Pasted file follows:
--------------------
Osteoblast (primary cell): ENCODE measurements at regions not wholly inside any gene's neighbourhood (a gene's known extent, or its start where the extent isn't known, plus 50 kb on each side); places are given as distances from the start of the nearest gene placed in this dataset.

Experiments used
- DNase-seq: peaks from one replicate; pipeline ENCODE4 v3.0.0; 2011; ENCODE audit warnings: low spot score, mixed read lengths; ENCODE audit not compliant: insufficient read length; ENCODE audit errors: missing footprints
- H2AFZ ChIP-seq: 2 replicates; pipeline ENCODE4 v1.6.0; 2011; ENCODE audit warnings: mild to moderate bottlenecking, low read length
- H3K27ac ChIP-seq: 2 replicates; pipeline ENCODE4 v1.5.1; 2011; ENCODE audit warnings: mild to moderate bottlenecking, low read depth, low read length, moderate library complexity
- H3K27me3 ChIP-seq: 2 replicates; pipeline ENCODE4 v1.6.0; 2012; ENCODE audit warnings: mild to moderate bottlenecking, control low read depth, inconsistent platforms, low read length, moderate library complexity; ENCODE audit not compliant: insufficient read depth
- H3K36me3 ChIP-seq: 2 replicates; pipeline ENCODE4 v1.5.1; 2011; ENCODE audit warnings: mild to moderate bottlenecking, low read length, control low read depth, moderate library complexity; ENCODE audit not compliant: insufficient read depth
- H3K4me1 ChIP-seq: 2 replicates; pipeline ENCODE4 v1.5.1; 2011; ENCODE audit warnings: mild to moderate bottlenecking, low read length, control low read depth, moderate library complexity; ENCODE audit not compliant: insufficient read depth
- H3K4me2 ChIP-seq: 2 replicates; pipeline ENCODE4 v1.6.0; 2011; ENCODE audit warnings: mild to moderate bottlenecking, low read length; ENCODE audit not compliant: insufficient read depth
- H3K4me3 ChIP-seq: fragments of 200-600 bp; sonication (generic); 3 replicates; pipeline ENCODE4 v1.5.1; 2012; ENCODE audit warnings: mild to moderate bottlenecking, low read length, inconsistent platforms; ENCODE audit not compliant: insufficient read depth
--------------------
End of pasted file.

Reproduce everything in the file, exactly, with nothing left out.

Osteoblast (primary cell): ENCODE measurements at regions not wholly inside any gene's neighbourhood (a gene's known extent, or its start where the extent isn't known, plus 50 kb on each side); places are given as distances from the start of the nearest gene placed in this dataset.

Experiments used
- DNase-seq: peaks from one replicate; pipeline ENCODE4 v3.0.0; 2011; ENCODE audit warnings: low spot score, mixed read lengths; ENCODE audit not compliant: insufficient read length; ENCODE audit errors: missing footprints
- H2AFZ ChIP-seq: 2 replicates; pipeline ENCODE4 v1.6.0; 2011; ENCODE audit warnings: mild to moderate bottlenecking, low read length
- H3K27ac ChIP-seq: 2 replicates; pipeline ENCODE4 v1.5.1; 2011; ENCODE audit warnings: mild to moderate bottlenecking, low read depth, low read length, moderate library complexity
- H3K27me3 ChIP-seq: 2 replicates; pipeline ENCODE4 v1.6.0; 2012; ENCODE audit warnings: mild to moderate bottlenecking, control low read depth, inconsistent platforms, low read length, moderate library complexity; ENCODE audit not compliant: insufficient read depth
- H3K36me3 ChIP-seq: 2 replicates; pipeline ENCODE4 v1.5.1; 2011; ENCODE audit warnings: mild to moderate bottlenecking, low read length, control low read depth, moderate library complexity; ENCODE audit not compliant: insufficient read depth
- H3K4me1 ChIP-seq: 2 replicates; pipeline ENCODE4 v1.5.1; 2011; ENCODE audit warnings: mild to moderate bottlenecking, low read length, control low read depth, moderate library complexity; ENCODE audit not compliant: insufficient read depth
- H3K4me2 ChIP-seq: 2 replicates; pipeline ENCODE4 v1.6.0; 2011; ENCODE audit warnings: mild to moderate bottlenecking, low read length; ENCODE audit not compliant: insufficient read depth
- H3K4me3 ChIP-seq: fragments of 200-600 bp; sonication (generic); 3 replicates; pipeline ENCODE4 v1.5.1; 2012; ENCODE audit warnings: mild to moderate bottlenecking, low read length, inconsistent platforms; ENCODE audit not compliant: insufficient read depth